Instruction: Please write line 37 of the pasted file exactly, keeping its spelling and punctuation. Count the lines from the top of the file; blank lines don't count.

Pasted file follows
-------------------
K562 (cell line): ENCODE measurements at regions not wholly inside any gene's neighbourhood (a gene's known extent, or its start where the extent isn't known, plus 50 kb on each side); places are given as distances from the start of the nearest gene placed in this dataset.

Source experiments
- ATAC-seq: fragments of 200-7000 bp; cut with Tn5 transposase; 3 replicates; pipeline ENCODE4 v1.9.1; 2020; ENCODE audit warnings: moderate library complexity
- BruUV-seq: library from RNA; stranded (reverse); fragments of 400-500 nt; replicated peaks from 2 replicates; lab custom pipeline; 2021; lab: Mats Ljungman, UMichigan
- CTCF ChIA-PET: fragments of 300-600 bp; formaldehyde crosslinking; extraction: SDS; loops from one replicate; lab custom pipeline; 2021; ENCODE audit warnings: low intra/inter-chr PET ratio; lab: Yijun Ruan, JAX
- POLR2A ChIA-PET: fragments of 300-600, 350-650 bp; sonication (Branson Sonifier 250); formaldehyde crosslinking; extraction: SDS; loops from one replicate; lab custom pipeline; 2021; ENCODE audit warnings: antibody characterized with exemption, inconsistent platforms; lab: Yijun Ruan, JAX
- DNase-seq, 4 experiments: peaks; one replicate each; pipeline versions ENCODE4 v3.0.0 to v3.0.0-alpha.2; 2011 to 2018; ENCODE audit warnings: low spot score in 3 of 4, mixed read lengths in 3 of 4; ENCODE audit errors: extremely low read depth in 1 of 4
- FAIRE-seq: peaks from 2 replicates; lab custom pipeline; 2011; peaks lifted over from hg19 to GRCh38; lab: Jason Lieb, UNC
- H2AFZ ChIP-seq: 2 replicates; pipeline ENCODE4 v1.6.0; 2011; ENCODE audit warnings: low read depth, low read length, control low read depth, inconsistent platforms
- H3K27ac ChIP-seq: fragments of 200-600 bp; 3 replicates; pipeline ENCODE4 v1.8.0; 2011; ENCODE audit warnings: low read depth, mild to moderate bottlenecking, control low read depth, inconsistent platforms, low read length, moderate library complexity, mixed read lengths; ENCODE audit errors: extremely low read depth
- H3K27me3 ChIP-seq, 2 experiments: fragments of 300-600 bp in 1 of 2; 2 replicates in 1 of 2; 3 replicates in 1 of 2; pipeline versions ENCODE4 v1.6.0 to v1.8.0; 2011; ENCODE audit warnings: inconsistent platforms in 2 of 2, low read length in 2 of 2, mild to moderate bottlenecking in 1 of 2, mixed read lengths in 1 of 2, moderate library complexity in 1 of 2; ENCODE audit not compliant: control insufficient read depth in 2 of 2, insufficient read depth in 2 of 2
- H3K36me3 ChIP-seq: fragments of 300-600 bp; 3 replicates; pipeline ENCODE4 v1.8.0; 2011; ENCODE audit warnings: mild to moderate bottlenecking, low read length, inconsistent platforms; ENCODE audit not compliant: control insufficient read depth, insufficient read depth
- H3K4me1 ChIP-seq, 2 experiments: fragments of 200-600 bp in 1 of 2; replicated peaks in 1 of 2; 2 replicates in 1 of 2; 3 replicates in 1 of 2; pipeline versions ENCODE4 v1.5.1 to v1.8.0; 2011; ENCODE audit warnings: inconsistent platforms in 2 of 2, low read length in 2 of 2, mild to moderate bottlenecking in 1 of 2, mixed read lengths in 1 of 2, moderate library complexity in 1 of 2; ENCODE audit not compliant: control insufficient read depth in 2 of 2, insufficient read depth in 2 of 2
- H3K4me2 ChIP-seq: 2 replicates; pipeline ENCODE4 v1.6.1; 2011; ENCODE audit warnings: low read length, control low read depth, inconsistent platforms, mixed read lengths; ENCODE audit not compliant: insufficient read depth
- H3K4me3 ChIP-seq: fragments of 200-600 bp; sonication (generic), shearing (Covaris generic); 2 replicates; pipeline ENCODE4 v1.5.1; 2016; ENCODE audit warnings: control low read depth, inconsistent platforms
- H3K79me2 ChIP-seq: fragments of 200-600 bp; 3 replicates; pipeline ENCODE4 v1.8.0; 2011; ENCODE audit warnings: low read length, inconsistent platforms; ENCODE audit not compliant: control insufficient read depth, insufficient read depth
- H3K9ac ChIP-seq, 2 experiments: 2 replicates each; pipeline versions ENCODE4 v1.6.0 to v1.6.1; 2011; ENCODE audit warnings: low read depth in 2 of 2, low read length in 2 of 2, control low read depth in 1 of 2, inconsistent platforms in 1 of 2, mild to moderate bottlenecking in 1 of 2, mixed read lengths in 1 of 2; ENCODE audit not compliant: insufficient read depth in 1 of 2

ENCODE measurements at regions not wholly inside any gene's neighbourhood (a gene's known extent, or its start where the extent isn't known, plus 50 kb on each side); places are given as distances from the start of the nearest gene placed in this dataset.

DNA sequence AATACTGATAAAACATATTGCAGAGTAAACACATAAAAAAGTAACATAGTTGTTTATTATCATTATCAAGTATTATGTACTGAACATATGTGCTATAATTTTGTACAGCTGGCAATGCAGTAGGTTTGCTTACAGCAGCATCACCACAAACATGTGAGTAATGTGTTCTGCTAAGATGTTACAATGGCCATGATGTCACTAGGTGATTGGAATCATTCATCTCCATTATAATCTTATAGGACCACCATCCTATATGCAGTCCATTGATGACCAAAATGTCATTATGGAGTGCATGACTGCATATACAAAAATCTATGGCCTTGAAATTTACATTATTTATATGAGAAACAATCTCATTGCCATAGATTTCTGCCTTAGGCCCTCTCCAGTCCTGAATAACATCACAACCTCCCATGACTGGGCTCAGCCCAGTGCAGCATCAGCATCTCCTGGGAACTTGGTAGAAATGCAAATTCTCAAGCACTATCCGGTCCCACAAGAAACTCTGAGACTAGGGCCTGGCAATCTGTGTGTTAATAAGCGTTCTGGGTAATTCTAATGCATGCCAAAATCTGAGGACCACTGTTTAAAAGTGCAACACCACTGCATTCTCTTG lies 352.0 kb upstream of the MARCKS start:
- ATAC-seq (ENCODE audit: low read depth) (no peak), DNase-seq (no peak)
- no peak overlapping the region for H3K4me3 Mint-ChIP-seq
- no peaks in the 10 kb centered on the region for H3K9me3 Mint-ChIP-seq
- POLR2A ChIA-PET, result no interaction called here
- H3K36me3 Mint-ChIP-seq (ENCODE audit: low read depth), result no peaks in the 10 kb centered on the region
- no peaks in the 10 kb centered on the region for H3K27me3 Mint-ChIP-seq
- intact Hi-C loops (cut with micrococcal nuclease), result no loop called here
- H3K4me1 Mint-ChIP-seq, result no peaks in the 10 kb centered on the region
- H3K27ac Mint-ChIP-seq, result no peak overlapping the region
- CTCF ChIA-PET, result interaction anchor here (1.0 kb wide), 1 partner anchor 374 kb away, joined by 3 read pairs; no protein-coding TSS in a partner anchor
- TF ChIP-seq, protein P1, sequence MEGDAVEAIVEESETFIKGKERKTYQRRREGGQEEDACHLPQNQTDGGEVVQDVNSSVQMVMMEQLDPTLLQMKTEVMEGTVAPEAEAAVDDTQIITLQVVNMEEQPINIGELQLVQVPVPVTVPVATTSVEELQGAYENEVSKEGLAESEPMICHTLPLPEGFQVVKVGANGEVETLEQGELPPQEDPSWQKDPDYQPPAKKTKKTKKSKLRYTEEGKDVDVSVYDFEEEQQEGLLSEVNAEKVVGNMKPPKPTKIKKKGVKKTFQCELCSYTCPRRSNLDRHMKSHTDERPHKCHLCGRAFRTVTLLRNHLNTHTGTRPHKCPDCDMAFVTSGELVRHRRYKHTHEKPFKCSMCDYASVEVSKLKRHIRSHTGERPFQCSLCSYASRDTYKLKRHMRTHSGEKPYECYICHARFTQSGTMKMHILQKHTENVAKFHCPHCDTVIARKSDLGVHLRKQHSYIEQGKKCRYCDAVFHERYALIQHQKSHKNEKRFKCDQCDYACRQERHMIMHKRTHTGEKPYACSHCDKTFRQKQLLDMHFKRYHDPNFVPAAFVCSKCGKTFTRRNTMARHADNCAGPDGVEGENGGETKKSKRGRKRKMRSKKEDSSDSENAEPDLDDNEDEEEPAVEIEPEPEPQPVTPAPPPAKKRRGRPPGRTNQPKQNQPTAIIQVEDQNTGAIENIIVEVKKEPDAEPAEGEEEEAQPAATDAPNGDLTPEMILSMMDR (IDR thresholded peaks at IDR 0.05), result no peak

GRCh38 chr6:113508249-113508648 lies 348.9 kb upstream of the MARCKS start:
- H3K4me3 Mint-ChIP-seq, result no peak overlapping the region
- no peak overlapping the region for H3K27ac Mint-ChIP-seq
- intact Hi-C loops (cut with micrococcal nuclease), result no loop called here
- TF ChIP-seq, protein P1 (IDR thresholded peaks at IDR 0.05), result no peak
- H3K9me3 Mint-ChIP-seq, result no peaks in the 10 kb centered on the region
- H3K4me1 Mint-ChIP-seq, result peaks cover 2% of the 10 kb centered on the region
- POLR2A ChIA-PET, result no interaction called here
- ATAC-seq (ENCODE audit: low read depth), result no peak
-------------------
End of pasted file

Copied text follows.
- H3K4me1 Mint-ChIP-seq, result peaks cover 2% of the 10 kb centered on the region